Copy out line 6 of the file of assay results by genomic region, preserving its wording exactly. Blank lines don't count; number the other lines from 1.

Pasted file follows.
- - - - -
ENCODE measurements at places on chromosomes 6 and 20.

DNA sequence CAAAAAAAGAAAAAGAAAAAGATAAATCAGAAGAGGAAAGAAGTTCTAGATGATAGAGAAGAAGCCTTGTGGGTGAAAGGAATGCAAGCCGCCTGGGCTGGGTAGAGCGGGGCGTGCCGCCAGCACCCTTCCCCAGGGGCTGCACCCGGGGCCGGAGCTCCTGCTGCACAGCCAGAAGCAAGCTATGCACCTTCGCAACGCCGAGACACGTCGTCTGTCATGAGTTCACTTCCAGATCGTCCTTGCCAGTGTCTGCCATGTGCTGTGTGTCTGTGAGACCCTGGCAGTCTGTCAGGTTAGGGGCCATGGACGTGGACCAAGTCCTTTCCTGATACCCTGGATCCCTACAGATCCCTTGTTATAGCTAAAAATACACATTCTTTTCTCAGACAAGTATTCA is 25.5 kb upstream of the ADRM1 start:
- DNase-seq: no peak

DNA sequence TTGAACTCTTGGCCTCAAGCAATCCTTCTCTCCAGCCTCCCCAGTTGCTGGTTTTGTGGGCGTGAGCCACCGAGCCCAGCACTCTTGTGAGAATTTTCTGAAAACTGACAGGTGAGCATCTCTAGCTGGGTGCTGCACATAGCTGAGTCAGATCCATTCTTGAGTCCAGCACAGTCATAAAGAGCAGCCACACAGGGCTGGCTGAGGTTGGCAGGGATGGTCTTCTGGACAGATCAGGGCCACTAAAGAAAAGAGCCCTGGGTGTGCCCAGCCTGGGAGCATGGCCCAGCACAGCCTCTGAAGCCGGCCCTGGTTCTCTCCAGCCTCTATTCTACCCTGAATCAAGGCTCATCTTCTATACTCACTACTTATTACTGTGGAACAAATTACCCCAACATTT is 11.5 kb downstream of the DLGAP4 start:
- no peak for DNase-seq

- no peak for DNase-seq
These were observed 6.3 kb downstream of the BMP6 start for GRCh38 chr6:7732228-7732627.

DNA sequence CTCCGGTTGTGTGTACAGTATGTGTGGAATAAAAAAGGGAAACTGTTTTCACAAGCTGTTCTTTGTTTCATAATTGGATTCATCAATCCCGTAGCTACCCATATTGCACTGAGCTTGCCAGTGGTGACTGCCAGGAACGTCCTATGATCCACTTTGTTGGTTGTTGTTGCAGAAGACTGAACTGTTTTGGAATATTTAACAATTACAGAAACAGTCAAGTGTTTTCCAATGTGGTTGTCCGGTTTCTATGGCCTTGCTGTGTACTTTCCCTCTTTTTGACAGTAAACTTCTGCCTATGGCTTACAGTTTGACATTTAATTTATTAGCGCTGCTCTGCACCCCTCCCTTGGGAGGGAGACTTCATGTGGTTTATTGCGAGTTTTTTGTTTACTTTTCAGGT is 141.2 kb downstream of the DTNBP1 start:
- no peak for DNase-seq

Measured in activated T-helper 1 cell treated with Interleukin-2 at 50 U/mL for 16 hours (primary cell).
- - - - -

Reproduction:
- no peak for DNase-seq